Add your name to the official letter to stop deep-sea mining, and we’ll deliver your signature to United Nations and International Seabed Authority representatives.
For decades, large corporations have poisoned rivers, devastated forests, and displaced communities. Now, they’re rushing to mine minerals from the last untouched frontier on the planet – the deep sea.
The deep sea may be vast and unexplored, but it is incredibly important. It encompasses 95% of the ocean’s volume and is the largest and least explored of Earth’s ecosystems. Some scientists believe that the deep sea and its water column may be the largest carbon sink on Earth, and new species are still being found there.
A UN body called the International Seabed Authority (ISA) is responsible for governing and protecting the deep seabed on behalf of humankind as a whole. In practice, the ISA Secretariat routinely prioritizes the interests of pro-mining governments and companies over the protection of our fragile ecosystems. Since 2001, the ISA has granted 31 exploration licenses for contractors to explore for minerals beyond national jurisdiction in the Atlantic, Indian, and Pacific Oceans.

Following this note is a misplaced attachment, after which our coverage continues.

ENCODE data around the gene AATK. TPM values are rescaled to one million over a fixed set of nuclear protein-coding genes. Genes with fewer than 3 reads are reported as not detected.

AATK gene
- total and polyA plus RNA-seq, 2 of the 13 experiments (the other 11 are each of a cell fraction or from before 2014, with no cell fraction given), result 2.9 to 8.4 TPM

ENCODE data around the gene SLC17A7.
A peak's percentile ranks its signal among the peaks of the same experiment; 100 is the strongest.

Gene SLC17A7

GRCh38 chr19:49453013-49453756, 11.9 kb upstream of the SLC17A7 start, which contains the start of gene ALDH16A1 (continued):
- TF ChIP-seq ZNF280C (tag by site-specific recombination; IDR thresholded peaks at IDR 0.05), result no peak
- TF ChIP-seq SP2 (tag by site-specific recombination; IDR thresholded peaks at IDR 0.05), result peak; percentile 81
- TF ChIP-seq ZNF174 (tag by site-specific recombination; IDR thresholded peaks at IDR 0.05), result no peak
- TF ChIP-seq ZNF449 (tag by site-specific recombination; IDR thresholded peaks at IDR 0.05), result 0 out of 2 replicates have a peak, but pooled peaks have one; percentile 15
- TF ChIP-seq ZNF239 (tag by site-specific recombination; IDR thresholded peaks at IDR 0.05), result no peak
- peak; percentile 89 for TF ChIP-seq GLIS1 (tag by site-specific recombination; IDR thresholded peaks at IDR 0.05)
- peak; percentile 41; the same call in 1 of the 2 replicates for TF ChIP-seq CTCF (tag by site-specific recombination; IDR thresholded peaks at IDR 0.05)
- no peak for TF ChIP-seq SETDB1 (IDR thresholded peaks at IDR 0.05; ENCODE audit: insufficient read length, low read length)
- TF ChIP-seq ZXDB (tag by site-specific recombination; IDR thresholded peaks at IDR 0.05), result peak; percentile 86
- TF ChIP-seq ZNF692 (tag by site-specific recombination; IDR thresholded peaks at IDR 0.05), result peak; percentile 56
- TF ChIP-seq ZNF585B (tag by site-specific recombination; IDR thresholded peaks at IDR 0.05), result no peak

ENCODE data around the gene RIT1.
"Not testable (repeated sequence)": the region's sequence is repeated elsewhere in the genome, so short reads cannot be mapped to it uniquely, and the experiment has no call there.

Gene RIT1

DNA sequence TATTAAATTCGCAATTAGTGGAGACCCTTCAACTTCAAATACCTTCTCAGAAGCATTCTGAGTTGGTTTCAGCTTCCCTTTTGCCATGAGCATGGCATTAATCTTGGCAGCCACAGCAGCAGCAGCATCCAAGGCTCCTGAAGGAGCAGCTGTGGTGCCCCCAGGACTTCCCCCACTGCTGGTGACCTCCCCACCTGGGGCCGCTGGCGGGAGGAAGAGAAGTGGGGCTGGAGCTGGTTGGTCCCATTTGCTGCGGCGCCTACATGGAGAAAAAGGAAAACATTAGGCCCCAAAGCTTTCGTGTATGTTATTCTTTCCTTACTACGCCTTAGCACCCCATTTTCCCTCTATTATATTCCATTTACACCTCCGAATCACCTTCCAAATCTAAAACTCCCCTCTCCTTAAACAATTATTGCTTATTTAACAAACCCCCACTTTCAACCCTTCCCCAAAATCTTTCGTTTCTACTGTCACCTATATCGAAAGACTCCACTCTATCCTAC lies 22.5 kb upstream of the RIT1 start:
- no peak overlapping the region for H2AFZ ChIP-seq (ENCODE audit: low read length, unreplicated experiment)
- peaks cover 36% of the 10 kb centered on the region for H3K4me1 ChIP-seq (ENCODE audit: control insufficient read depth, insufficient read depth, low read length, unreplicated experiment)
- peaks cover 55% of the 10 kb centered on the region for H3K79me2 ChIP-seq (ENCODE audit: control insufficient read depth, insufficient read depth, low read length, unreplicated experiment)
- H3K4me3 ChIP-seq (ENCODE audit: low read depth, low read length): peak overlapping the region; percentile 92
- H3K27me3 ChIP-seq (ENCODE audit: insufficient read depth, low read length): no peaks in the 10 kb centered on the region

Deep-sea mining would dwarf all other mining operations in human history, and it would take place in a part of the planet that we are only just now beginning to understand. If this dangerous experiment goes wrong, it risks triggering a domino effect of unintended consequences that could destabilize the ocean, trigger food insecurity, and affect all life on Earth.
As citizens concerned about the future of our planet, we urge you to support a moratorium on deep-sea mining and protect the ecosystems that we all rely upon.
Add your name to the letter to #DefendtheDeep.
Click here to view the official letter.
We’d like to offer a special thank you to the Oxygen Project, Sustainable Ocean Alliance, and the Deep Sea Conservation Coalition for their critical support and leadership on this campaign. 55,609 of the signatures reflected are carried over from a previous, identical letter on The Oxygen Project website.